How do you connect culture, strategy and governance?

At our seminar on Wednesday we looked at how to connect culture, strategy & governance, along with the belonging challenges emerging for leadership teams as a results of the Financial Reporting Council’s (FRC) report earlier this year.

We kicked off our seminar considering the true value of culture with a short clip of Senator Elizabeth Warren questioning John Stumpf on the Wells Fargo scandal. She directly references the corporate report in the first few seconds of the clip and uses their vision and values statement as a basis for examination.

We were delighted to have Anna Colban, Project Manager, Corporate Governance and Reporting from the Financial Reporting Council, as a guest speaker. Anna stressed the compelling evidence indicating the importance of a healthy culture to sustain long-term value. The key points supported findings from the FRC report on ‘Corporate culture and the role of the board’:

Anna emphasised that culture is not always easy to pin down:

“At the FRC, we wanted to understand the more intangible influences on behaviour, which is necessary for boards to move governance to the next level”

 “Although tone at the top is critical, everyone is responsible for owning and maintaining the culture.”

 “The best leaders realise that they cast a very long shadow- what they say is heard very loudly – they have to be connecting with people and giving those messages – but there is a two-way communication. Messages need to come back up to leadership”

 “One of the sure fire ways CEO’s told us to wreck people’s belief and trust in your values ,and what you stand for, is if you do not deal with people that deliver on the numbers in a way that is not consistent with the values and behaviours that are expected of them.”

Isabel Collins, our Founder, talked through some of the implications for belonging and leaders:

“Belonging isn’t brittle – its fluid. Many organisations now are complex, and multi-layered. The oversight role of leaders and boards is very difficult. Culture can undo any amount of strategy.”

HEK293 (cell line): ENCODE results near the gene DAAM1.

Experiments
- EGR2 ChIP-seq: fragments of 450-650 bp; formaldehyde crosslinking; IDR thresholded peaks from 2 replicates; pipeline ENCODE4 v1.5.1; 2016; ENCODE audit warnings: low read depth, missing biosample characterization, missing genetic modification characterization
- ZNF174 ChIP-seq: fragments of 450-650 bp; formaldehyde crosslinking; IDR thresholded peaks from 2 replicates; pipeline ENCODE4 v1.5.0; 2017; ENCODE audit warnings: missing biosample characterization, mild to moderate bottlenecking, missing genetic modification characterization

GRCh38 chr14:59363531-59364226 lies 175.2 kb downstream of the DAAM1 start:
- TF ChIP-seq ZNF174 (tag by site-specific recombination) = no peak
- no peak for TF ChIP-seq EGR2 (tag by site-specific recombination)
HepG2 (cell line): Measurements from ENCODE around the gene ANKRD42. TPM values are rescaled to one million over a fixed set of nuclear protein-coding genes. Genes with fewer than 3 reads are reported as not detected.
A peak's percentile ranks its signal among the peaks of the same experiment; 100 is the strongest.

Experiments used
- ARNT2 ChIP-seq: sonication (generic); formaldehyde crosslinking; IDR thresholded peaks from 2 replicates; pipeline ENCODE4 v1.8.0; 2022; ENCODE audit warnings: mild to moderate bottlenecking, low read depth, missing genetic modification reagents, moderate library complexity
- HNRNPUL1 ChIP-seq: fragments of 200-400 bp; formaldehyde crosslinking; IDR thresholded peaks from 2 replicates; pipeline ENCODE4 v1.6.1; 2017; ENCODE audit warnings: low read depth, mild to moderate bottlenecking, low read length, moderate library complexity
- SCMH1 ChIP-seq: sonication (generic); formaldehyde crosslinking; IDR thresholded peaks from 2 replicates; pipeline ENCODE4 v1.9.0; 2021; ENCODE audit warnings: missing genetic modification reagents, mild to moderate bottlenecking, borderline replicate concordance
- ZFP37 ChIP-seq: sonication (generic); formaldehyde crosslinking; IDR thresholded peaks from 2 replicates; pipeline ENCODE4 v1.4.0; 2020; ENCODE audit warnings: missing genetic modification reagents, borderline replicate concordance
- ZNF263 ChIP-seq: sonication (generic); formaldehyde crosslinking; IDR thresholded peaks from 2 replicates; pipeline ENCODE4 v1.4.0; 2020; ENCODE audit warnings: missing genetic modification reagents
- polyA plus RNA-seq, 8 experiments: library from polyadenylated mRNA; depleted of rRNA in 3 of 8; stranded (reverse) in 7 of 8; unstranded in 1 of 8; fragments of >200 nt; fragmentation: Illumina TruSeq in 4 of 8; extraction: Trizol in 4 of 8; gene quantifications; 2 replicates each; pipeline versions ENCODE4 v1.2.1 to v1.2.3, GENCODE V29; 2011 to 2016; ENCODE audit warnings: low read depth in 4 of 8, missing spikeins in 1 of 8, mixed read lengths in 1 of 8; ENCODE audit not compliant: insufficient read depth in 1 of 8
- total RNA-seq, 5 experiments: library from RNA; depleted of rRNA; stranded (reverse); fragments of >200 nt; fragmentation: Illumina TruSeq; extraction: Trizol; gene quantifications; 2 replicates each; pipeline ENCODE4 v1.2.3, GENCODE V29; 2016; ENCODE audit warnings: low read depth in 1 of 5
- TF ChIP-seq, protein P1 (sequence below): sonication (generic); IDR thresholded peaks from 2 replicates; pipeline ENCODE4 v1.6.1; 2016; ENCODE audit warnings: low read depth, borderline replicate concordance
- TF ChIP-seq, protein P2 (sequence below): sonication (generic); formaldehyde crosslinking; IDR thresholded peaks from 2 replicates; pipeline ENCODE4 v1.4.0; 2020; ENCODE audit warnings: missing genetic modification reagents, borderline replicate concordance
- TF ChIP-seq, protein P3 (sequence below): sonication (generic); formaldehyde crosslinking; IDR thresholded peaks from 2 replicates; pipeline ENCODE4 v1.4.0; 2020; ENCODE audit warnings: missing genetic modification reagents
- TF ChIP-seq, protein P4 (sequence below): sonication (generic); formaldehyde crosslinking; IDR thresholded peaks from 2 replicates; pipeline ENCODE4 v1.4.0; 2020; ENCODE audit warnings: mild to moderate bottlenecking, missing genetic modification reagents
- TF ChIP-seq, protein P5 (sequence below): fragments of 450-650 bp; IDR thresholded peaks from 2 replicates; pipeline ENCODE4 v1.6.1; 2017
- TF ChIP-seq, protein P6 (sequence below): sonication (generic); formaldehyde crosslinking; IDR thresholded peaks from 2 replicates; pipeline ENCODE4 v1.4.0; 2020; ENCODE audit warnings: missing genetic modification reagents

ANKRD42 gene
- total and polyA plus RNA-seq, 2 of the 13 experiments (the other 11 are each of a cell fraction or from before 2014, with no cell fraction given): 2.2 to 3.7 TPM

“Indeed, as one client said recently “the reason our Board has been slow to look at culture isn’t because it’s ‘soft’, it’s because it’s too hard to do”.

“The company with a strategy for innovation but a culture of ‘right first time’ will fail.”

“Governance and ethics are intertwined with culture. Candour, openness and ‘Just’ culture is as vital as policy and procedure. Again, it’s a balance. If ethics is over- stringent or under-defined, culture is left to the human tendency to compliance within a group.”

Our next guest speaker, Karen Wilson, CEO, Hoggett Bowers, unpacked the delicate challenges that leadership face when they are disconnected from the rest of the organisation and culture. She highly recommended the book ‘Reconnected Leader’ by Norman Pickavance for leaders that are disconnected from culture.

“What do people want from culture and what does the average employee want from leadership?

Taken from a recent Mori Poll:
1) tell me the truth
2) show me you care
3) keep me safe
4) give me hope”

“The biggest cause of disconnection is that you can’t get to everybody in a sizeable organisation. How can the leadership team get to all the employees to inspire them? The global expansion of companies gets in the way of people at the top being connected to the workforce throughout the business.”

We provided some practical ‘How To’s for your business:

  1. …set values: don’t take an isolated approach when defining values, everyone needs to own the values to live them effectively. Using verbs rather than adjectives or nouns then it becomes something active.
  1. test whether culture is helping or harming: make it relevant to everyday business, look at what you’re culture means in daily business practice, and for the areas where your culture may be more of a hindrance than an asset. Our product, The Belonging Litmus Test, is a great way to see how culture is helping or harming your business.
  1. …open the conversation with the board: in order to open a conversation with the board, you must provide a reason to look at culture. You can’t just say ‘we need to look at our culture’ you have to make it grounded in reality. Show your board where something could’ve happened faster, or an error could have been prevented, if you’re culture was more in line with your strategy.

 

Keep watching this space over the next few days for more, in depth content on the implications for belonging, in response to the FRC’s recent report on “Corporate culture and the role of the board.”